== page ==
\[x_{\text{cm_fut}} \rightarrow F^{-1}_{\text{obs}}(F_{\text{cm_hist}}(x_{\text{cm_fut}}))\]

If detrended quantile mapping is used then \(x_{\text{cm_fut}}\) is first rescaled and then the mapped value is scaled back either additively or multiplicatively. That means for additive detrending:

\[x_{\text{cm_fut}} \rightarrow F^{-1}_{\text{obs}}(F_{\text{cm_hist}}(x_{\text{cm_fut}} + \bar x_{\text{cm_hist}} - \bar x_{\text{cm_fut}})) + \bar x_{\text{cm_fut}} - \bar x_{\text{cm_hist}}\]

and for multiplicative detrending.

\[x_{\text{cm_fut}} \rightarrow F^{-1}_{\text{obs}}\left(F_{\text{cm_hist}}\left(x_{\text{cm_fut}} \cdot \frac{\bar x_{\text{cm_hist}}}{\bar x_{\text{cm_fut}}}\right)\right) \cdot \frac{\bar x_{\text{cm_fut}}}{\bar x_{\text{cm_hist}}}\]

Here \(\bar x_{\text{cm_fut}}\) designs the mean of \(x_{\text{cm_fut}}\) and similar for \(x_{\text{cm_hist}}\). Detrended Quantile Mapping accounts for changes in the projected values and is thus trend-preserving in the mean.

For precipitation a distribution or model is needed that accounts for mixed zero and positive value character. Default is a precipitation hurdle model (see ibicus.utils.gen_PrecipitationHurdleModel). However, other models are also possible, for_precipitation() helps with the initialisation of different precipitation methods.

References:

  • Cannon, A. J., Sobie, S. R., & Murdock, T. Q. (2015). Bias Correction of GCM Precipitation by Quantile Mapping: How Well Do Methods Preserve Changes in Quantiles and Extremes? In Journal of Climate (Vol. 28, Issue 17, pp. 6938–6959). American Meteorological Society. https://doi.org/10.1175/jcli-d-14-00754.1

  • Maraun, D. (2016). Bias Correcting Climate Change Simulations - a Critical Review. In Current Climate Change Reports (Vol. 2, Issue 4, pp. 211–220). Springer Science and Business Media LLC. https://doi.org/10.1007/s40641-016-0050-x


Usage information:

  • Default settings exist for: ["hurs", "pr", "psl", "rlds", "sfcWind", "tas", "tasmin", "tasmax"].

  • apply() requires: no additional arguments except obs, cm_hist, cm_future.

  • Next to from_variable() a for_precipitation()-method exists to help you initialise the debiaser for pr.

  • The debiaser works with data in any time specification (daily, monthly, etc.), although some of the default distributions have the best fit to daily data.


Examples:

Initialising using from_variable:

>>> debiaser = QuantileMapping.from_variable("tas")
>>> debiaser.apply(obs, cm_hist, cm_future)

Initialising using for_precipitation:

>>> debiaser = QuantileMapping.for_precipitation(model_type = "hurdle")
>>> debiaser.apply(obs, cm_hist, cm_future)


Attributes:
distributionUnion[scipy.stats.rv_continuous, scipy.stats.rv_discrete, scipy.stats.rv_histogram, StatisticalModel]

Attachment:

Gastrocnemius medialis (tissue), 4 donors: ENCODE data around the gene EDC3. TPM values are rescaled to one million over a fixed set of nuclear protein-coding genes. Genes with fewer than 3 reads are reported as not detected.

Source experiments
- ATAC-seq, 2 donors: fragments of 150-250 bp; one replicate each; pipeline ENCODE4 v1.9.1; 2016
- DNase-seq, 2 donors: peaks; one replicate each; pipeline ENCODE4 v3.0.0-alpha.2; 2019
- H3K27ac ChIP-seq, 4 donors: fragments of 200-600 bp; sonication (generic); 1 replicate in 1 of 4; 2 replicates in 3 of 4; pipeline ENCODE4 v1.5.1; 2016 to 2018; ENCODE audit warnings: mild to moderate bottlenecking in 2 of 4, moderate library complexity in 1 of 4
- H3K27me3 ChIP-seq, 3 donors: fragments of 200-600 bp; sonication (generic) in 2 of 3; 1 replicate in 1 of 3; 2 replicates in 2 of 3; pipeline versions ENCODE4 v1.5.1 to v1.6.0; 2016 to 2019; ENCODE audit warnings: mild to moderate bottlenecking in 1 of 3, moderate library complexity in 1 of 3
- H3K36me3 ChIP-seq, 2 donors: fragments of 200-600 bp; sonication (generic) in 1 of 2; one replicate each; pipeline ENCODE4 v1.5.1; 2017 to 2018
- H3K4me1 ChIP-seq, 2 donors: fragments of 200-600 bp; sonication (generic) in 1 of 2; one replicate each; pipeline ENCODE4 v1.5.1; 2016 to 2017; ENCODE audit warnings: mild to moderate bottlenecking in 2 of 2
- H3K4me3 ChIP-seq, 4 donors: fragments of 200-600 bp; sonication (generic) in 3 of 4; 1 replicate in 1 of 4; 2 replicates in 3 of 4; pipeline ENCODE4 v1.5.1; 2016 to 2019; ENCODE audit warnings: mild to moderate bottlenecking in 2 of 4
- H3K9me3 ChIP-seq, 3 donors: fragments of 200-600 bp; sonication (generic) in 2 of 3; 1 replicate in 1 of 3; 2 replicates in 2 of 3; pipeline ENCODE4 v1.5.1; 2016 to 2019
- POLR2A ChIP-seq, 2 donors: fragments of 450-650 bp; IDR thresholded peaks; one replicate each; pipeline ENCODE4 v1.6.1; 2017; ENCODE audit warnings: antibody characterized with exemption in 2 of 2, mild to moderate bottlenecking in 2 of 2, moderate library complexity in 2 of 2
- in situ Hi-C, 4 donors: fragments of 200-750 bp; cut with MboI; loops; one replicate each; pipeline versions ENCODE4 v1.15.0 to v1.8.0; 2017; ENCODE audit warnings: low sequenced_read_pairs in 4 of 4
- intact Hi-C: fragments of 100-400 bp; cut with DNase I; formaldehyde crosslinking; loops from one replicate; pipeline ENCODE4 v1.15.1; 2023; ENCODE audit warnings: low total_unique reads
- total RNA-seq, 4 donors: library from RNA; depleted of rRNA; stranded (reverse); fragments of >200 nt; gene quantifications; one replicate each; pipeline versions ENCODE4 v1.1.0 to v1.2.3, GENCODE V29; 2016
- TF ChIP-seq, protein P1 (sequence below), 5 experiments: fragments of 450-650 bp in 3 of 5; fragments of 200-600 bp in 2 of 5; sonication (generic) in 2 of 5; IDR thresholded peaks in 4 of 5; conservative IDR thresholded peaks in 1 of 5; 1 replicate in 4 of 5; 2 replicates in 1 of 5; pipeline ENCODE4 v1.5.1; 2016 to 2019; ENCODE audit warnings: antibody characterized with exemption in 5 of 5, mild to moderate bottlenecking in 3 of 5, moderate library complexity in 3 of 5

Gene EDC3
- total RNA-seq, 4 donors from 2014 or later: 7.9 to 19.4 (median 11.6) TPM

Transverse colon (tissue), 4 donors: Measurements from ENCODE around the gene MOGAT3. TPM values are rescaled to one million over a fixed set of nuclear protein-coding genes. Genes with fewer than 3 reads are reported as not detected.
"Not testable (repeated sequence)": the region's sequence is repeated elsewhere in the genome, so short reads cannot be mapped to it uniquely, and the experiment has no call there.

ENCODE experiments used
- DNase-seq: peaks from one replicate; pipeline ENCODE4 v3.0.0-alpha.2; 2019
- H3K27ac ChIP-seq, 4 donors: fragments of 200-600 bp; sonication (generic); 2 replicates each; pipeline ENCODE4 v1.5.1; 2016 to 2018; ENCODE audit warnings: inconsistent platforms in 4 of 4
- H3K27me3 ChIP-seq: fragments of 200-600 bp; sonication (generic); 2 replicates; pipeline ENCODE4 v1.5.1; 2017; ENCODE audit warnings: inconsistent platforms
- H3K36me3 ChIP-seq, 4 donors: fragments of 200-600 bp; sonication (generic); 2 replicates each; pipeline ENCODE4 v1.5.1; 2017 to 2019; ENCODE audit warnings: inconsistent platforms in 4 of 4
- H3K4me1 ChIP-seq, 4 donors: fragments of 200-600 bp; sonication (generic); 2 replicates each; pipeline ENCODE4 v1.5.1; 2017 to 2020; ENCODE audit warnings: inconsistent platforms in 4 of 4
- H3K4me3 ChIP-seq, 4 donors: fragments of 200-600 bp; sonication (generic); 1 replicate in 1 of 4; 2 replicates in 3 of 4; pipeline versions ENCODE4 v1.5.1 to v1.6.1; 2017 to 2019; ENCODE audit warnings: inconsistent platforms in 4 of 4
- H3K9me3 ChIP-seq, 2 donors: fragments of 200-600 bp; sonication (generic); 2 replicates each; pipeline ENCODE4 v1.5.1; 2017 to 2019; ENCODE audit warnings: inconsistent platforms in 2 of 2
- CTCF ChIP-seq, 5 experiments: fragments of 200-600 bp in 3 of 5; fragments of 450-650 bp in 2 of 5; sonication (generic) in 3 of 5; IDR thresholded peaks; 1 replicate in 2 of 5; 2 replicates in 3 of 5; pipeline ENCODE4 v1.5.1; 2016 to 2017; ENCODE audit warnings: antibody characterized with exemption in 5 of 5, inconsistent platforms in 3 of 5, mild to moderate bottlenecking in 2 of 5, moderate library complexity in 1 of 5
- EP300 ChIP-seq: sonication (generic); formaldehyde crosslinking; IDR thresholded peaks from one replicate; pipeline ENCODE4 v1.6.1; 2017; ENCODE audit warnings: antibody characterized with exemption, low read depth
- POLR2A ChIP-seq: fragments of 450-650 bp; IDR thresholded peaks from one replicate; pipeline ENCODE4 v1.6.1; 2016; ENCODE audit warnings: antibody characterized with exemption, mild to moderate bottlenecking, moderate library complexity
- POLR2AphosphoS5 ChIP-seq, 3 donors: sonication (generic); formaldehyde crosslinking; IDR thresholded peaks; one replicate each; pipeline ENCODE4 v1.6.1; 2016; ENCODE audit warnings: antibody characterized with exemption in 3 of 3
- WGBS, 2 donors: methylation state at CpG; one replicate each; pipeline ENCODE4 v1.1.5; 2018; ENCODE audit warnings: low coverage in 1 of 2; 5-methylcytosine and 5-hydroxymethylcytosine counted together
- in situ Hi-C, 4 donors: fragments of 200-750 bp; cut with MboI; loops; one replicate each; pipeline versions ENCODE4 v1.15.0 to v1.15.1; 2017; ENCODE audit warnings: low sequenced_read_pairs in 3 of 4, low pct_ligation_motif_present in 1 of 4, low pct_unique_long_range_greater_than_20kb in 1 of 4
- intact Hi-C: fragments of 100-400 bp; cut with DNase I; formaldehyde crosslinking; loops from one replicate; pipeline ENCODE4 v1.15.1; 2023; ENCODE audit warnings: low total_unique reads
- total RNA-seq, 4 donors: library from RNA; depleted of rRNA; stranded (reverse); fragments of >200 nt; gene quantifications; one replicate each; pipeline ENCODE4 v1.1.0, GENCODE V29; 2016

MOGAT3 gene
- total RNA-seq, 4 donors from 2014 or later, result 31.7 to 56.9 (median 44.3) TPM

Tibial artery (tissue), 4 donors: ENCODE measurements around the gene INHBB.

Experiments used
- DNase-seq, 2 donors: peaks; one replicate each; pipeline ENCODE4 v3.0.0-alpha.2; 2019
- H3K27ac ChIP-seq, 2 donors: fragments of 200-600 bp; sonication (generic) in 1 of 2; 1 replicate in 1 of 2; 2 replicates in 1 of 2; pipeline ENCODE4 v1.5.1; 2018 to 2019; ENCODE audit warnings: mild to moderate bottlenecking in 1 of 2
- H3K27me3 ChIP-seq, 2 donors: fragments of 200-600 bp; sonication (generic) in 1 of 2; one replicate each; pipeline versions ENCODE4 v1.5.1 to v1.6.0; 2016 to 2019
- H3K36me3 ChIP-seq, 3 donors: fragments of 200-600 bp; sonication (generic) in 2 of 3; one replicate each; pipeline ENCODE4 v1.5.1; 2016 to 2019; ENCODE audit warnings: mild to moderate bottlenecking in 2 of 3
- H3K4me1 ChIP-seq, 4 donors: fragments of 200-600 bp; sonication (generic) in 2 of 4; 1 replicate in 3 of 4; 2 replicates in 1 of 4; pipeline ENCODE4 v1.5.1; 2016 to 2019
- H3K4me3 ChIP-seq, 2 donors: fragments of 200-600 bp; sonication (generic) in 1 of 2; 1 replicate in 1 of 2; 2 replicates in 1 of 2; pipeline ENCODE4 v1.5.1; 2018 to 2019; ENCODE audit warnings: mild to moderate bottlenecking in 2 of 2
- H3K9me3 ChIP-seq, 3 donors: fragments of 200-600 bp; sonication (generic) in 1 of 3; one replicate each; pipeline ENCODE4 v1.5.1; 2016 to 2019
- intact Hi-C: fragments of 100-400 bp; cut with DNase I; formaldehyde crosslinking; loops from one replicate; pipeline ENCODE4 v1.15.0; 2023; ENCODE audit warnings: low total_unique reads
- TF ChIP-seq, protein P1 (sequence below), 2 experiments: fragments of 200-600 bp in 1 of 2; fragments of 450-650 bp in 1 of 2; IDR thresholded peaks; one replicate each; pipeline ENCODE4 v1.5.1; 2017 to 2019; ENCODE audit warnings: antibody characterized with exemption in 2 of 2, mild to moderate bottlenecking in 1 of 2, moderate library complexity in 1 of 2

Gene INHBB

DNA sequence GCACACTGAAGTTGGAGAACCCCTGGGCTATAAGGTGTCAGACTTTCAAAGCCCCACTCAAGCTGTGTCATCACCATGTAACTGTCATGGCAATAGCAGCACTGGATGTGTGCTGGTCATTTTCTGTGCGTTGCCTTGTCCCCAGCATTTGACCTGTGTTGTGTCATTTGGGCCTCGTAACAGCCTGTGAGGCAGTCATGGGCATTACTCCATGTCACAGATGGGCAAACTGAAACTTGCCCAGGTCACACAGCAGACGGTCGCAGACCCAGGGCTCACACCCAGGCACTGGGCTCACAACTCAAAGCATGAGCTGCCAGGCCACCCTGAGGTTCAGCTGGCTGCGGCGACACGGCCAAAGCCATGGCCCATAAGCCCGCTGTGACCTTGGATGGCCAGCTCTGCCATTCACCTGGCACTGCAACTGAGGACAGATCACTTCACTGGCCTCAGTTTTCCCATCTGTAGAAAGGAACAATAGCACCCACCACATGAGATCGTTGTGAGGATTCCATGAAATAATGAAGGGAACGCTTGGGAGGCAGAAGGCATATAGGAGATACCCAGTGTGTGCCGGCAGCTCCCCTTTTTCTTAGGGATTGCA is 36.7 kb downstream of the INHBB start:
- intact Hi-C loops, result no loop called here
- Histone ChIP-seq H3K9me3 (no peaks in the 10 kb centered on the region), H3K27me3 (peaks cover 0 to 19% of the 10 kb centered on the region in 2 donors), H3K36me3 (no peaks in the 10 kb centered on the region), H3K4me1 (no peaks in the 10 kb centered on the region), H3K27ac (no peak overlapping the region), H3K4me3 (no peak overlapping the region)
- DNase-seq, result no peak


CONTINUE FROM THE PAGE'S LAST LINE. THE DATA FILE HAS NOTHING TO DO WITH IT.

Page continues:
Distribution or statistical model used to compute the CDFs F. Usually a distribution in scipy.stats.rv_continuous, but can also be an empirical distribution as given by scipy.stats.rv_histogram or a more complex statistical model as wrapped by the ibicus.utils.StatisticalModel class.

detrendingstr

One of ["additive", "multiplicative", "no_detrending"]. What kind of scaling is applied to the future climate model data before quantile mapping. Default: "no_detrending".

cdf_thresholdfloat

Threshold to round CDF-values away from zero and one. Default: 1e-10.

variablestr

Variable for which the debiasing is done. Default: "unknown".

Methods

apply(obs, cm_hist, cm_future[, ...])

Applies the debiaser onto given data.

apply_location(obs, cm_hist, cm_future)

Applies the debiaser at one location.

for_precipitation([model_type, ...])

Instanciates the class to a precipitation-debiaser.

from_variable(variable, **kwargs)

Instanciates the class from a variable: either a string referring to a standard variable name or a Variable object.

apply(obs, cm_hist, cm_future, progressbar=True, parallel=False, nr_processes=4, **kwargs)

Applies the debiaser onto given data.

Parameters:
obsnp.ndarray

3-dimensional numpy array of observations of the meteorological variable. The first dimension should correspond to temporal steps and the 2nd and 3rd one to locations.

cm_histnp.ndarray

3-dimensional numpy array of values of a climate model run during the same or a similar period as observations (historical run). The first dimension should correspond to temporal steps and the 2nd and 3rd one to locations. Shape in the 2nd and 3rd dimension needs to be the same as for obs.

cm_futurenp.ndarray

3-dimensional numpy array of values of a climate model to debias (future run). The first dimension should correspond to temporal steps and the 2nd and 3rd one to locations. Shape in the 2nd and 3rd dimension needs to be the same as for obs.

progressbarbool = False

Whether a progressbar shall be shown to indicate the debiaser status. Default: True.

parallelbool = False

Whether the debiasing shall be executed in parallel. No progressbar is shown in this case. Default: False.

nr_processesint = 4

Number of processes for parallel code execution. Default: 4.

Returns:
np.ndarray

3-dimensional numpy array containing the debiased climate model values for the future run (cm_future). Has the spatial dimensions as obs, cm_hist, cm_future.

apply_location(obs, cm_hist, cm_future)

Applies the debiaser at one location.

Parameters:
obsnp.ndarray

1-dimensional numpy array of observations of the meteorological variable at one location.

cm_histnp.ndarray

1-dimensional numpy array of values of the historical climate model run (run during the same or a similar period as observations) at one location.

cm_futurenp.ndarray

1-dimensional numpy array of values of a climate model to debias (future run) at one location.

Returns:
np.ndarray

1-dimensional numpy array containing the debiased climate model values for the future run (cm_future).